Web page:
13. Credit Derivative Market in India (1/2) Considered to be an inefficient Market • Banks & Financial Institutes have mostly Loans and Little Bonds in their portfolio • Mutual funds, insurance companies, pension funds and hedge funds have mostly bonds in their portfolios With little access to loans, depriving them of high returns of loans portfolios • Market in the past did not provide the necessary credit risk protection to banks and financial institutions. • Neither did it provide any mechanism to the mutual funds, insurance companies, pension funds and hedge funds to have an access to loan market to diversify their risks and earn better return.
14. Credit Derivative Market in India (2/2) Benefits from Credit Derivatives • Credit derivatives allow banks to transfer credit risk and hence free up capital, which can be used in productive opportunities. • Banks can conduct business on existing client relationships in excess of exposure norms and transfer away the risks. • Banks can construct and manage a credit risk portfolio of their own choice and risk appetite unconstrained by funds, distribution and sales effort. Banks can acquire exposure to, and returns on, an asset or a portfolio of assets by simply writing a credit protection. • Credit risk would be diversified – from banks/FIs alone to other players in the financial markets and lead to financial stability • It provides better liquidity than the existing mechanisms of managing the risks like insurance, guarantee, securitization, etc.
15. CDS & its settlement in India• The CDS market will be an OTC market in India which means the deals between the protection buyer and the protection seller will be bilateral deals making them do the negotiation and pricing for the CDS contracts.• In the infancy stage of CDS market in India one can have a trade reporting platform which will be gathering all the information about the trades happening. This will provide the required transparency and help in gaining the confidence in the product.• Once the market matures one can think of having an electronic order matching platform with central counterparty settlement (like CCIL).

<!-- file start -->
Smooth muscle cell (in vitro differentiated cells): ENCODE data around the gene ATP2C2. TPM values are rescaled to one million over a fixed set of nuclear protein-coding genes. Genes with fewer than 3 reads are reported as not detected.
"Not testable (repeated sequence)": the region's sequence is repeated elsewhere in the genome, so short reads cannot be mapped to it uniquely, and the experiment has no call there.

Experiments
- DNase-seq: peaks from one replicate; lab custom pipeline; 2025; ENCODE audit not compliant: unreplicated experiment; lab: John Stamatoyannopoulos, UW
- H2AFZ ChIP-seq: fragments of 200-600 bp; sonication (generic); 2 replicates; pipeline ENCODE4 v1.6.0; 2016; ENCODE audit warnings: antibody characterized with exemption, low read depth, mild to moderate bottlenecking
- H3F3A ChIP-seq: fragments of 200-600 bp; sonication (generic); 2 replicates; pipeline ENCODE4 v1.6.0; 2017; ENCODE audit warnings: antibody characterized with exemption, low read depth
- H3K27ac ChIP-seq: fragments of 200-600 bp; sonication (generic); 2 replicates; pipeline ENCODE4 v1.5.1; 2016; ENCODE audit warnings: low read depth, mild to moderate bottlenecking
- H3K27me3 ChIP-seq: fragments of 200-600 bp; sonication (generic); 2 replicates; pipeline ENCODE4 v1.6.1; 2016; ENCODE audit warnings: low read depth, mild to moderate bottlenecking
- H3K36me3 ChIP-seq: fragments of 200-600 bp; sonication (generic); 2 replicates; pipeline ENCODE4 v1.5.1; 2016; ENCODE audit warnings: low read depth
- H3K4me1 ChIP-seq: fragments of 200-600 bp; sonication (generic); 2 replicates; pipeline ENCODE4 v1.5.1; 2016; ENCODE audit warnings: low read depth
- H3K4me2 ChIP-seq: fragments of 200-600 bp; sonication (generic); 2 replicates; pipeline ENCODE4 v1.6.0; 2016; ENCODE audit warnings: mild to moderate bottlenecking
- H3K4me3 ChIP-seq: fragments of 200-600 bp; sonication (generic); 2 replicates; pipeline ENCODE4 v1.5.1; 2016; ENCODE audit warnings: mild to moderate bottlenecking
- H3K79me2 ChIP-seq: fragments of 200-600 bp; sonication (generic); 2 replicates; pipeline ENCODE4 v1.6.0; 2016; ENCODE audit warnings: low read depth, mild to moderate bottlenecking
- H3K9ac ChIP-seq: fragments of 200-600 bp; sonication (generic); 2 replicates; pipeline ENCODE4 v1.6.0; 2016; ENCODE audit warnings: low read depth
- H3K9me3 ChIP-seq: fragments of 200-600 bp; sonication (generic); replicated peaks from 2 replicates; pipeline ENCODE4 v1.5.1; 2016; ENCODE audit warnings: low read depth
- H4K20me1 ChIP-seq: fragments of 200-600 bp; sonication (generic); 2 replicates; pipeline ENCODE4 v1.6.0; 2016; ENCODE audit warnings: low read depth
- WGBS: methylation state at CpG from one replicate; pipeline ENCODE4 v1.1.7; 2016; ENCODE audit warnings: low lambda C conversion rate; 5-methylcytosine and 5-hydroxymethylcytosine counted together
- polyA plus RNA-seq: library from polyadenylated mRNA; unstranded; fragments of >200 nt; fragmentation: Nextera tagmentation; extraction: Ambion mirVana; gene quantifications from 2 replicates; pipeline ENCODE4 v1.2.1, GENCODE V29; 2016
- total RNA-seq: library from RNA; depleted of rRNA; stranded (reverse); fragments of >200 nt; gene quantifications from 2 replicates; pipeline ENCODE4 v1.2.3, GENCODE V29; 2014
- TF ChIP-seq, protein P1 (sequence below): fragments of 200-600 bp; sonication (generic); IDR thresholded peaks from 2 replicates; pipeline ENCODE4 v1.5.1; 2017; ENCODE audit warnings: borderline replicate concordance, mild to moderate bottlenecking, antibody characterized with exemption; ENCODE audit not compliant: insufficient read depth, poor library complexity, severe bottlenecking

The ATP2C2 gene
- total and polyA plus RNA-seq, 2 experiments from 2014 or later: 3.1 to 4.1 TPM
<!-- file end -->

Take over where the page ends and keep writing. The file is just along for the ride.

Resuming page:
16. Role of CCIL (Clearing Corporation of India)• Improve efficiency in the transaction settlement process• Insulate the financial system from shocks emanating from operations related issues• To undertake other related activities that would help to broaden and deepen the Money, Gilts and Forex markets in India• It provides settlement of three different products under one umbrella• Guaranteed settlement of IRS which will involve • Trade matching • Initial and MTM margining • Exposure check • Novation • Multilateral Netting • Default handling
17. First Credit Default Swap in India • The first credit-default-swap trades offering protection on Indian corporate bonds were completed on Dec 7, 2011, according to separate statements from Indias IDBI Bank and ICICI Bank. • IDBI said it underwrote one CDS transaction and ICICI said it was responsible for another. The combined trade sizes totalled $1.9 million, according to the Clearing Corporation of India, Ltd., and comprised a pair of trades each worth 50 million rupees. • The protection was sold on bonds issued by Indias Rural Electrification Corp. Ltd., a lender to the power sector, and Indian Railway Finance Corp. Ltd. • The buyers of protection paid 90 basis points. One basis point translates to $1,000 a year on a derivatives contract used to protect $10 million of debt against default for five years.